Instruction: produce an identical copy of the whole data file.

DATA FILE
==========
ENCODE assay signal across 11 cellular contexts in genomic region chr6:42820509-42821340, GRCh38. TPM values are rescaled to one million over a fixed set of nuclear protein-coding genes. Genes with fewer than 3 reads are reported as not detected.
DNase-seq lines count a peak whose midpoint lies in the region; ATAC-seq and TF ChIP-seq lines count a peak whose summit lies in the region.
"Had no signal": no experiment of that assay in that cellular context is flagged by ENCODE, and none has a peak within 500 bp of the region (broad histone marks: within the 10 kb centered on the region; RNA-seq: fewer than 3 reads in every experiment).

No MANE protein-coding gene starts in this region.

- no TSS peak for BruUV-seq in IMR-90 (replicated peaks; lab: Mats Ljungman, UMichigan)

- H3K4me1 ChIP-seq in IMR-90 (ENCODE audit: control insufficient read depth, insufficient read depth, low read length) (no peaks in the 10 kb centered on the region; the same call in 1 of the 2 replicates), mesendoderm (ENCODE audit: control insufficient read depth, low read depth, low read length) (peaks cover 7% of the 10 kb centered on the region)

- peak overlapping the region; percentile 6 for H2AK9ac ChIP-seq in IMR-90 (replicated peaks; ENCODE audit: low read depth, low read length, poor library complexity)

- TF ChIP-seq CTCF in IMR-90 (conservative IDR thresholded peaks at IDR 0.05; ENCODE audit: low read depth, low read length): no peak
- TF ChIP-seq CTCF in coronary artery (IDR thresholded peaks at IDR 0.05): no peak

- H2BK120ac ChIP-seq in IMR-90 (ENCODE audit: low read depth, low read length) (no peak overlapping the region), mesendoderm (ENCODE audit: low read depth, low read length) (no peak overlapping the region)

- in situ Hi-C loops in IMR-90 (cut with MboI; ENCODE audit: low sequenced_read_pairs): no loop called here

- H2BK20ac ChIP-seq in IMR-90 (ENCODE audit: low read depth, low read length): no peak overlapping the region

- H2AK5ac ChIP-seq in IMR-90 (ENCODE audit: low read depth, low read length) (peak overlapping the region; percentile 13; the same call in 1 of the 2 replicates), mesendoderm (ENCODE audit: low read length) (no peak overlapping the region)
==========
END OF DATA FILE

ENCODE assay signal across 11 cellular contexts in genomic region chr6:42820509-42821340, GRCh38. TPM values are rescaled to one million over a fixed set of nuclear protein-coding genes. Genes with fewer than 3 reads are reported as not detected.
DNase-seq lines count a peak whose midpoint lies in the region; ATAC-seq and TF ChIP-seq lines count a peak whose summit lies in the region.
"Had no signal": no experiment of that assay in that cellular context is flagged by ENCODE, and none has a peak within 500 bp of the region (broad histone marks: within the 10 kb centered on the region; RNA-seq: fewer than 3 reads in every experiment).

No MANE protein-coding gene starts in this region.

- no TSS peak for BruUV-seq in IMR-90 (replicated peaks; lab: Mats Ljungman, UMichigan)

- H3K4me1 ChIP-seq in IMR-90 (ENCODE audit: control insufficient read depth, insufficient read depth, low read length) (no peaks in the 10 kb centered on the region; the same call in 1 of the 2 replicates), mesendoderm (ENCODE audit: control insufficient read depth, low read depth, low read length) (peaks cover 7% of the 10 kb centered on the region)

- peak overlapping the region; percentile 6 for H2AK9ac ChIP-seq in IMR-90 (replicated peaks; ENCODE audit: low read depth, low read length, poor library complexity)

- TF ChIP-seq CTCF in IMR-90 (conservative IDR thresholded peaks at IDR 0.05; ENCODE audit: low read depth, low read length): no peak
- TF ChIP-seq CTCF in coronary artery (IDR thresholded peaks at IDR 0.05): no peak

- H2BK120ac ChIP-seq in IMR-90 (ENCODE audit: low read depth, low read length) (no peak overlapping the region), mesendoderm (ENCODE audit: low read depth, low read length) (no peak overlapping the region)

- in situ Hi-C loops in IMR-90 (cut with MboI; ENCODE audit: low sequenced_read_pairs): no loop called here

- H2BK20ac ChIP-seq in IMR-90 (ENCODE audit: low read depth, low read length): no peak overlapping the region

- H2AK5ac ChIP-seq in IMR-90 (ENCODE audit: low read depth, low read length) (peak overlapping the region; percentile 13; the same call in 1 of the 2 replicates), mesendoderm (ENCODE audit: low read length) (no peak overlapping the region)